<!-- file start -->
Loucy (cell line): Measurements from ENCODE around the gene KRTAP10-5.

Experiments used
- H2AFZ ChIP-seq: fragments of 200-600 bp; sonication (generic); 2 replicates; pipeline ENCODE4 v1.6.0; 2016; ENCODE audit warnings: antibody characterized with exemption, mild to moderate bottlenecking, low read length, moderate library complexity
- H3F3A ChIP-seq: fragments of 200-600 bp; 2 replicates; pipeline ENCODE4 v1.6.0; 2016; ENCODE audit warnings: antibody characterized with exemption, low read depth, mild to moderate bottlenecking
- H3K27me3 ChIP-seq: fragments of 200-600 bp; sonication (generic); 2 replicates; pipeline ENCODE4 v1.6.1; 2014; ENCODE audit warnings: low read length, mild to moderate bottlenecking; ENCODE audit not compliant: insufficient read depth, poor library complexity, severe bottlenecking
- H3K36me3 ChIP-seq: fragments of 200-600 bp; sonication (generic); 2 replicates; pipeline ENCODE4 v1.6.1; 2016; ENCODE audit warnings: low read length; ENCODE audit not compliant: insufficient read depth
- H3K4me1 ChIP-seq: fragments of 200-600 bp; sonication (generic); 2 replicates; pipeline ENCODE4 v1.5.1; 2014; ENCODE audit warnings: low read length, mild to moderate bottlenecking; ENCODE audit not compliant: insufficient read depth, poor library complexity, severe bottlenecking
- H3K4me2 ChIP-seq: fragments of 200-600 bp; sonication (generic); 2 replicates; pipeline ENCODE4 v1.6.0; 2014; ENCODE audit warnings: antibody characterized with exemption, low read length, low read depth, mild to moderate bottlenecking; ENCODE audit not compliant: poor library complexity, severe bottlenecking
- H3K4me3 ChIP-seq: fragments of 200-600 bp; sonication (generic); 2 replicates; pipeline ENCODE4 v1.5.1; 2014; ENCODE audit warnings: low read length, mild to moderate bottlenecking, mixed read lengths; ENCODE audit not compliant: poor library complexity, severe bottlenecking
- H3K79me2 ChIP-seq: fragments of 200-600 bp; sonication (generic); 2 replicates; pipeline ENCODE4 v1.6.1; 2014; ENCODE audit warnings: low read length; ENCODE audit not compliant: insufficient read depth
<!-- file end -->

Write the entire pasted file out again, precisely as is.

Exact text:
Loucy (cell line): Measurements from ENCODE around the gene KRTAP10-5.

Experiments used
- H2AFZ ChIP-seq: fragments of 200-600 bp; sonication (generic); 2 replicates; pipeline ENCODE4 v1.6.0; 2016; ENCODE audit warnings: antibody characterized with exemption, mild to moderate bottlenecking, low read length, moderate library complexity
- H3F3A ChIP-seq: fragments of 200-600 bp; 2 replicates; pipeline ENCODE4 v1.6.0; 2016; ENCODE audit warnings: antibody characterized with exemption, low read depth, mild to moderate bottlenecking
- H3K27me3 ChIP-seq: fragments of 200-600 bp; sonication (generic); 2 replicates; pipeline ENCODE4 v1.6.1; 2014; ENCODE audit warnings: low read length, mild to moderate bottlenecking; ENCODE audit not compliant: insufficient read depth, poor library complexity, severe bottlenecking
- H3K36me3 ChIP-seq: fragments of 200-600 bp; sonication (generic); 2 replicates; pipeline ENCODE4 v1.6.1; 2016; ENCODE audit warnings: low read length; ENCODE audit not compliant: insufficient read depth
- H3K4me1 ChIP-seq: fragments of 200-600 bp; sonication (generic); 2 replicates; pipeline ENCODE4 v1.5.1; 2014; ENCODE audit warnings: low read length, mild to moderate bottlenecking; ENCODE audit not compliant: insufficient read depth, poor library complexity, severe bottlenecking
- H3K4me2 ChIP-seq: fragments of 200-600 bp; sonication (generic); 2 replicates; pipeline ENCODE4 v1.6.0; 2014; ENCODE audit warnings: antibody characterized with exemption, low read length, low read depth, mild to moderate bottlenecking; ENCODE audit not compliant: poor library complexity, severe bottlenecking
- H3K4me3 ChIP-seq: fragments of 200-600 bp; sonication (generic); 2 replicates; pipeline ENCODE4 v1.5.1; 2014; ENCODE audit warnings: low read length, mild to moderate bottlenecking, mixed read lengths; ENCODE audit not compliant: poor library complexity, severe bottlenecking
- H3K79me2 ChIP-seq: fragments of 200-600 bp; sonication (generic); 2 replicates; pipeline ENCODE4 v1.6.1; 2014; ENCODE audit warnings: low read length; ENCODE audit not compliant: insufficient read depth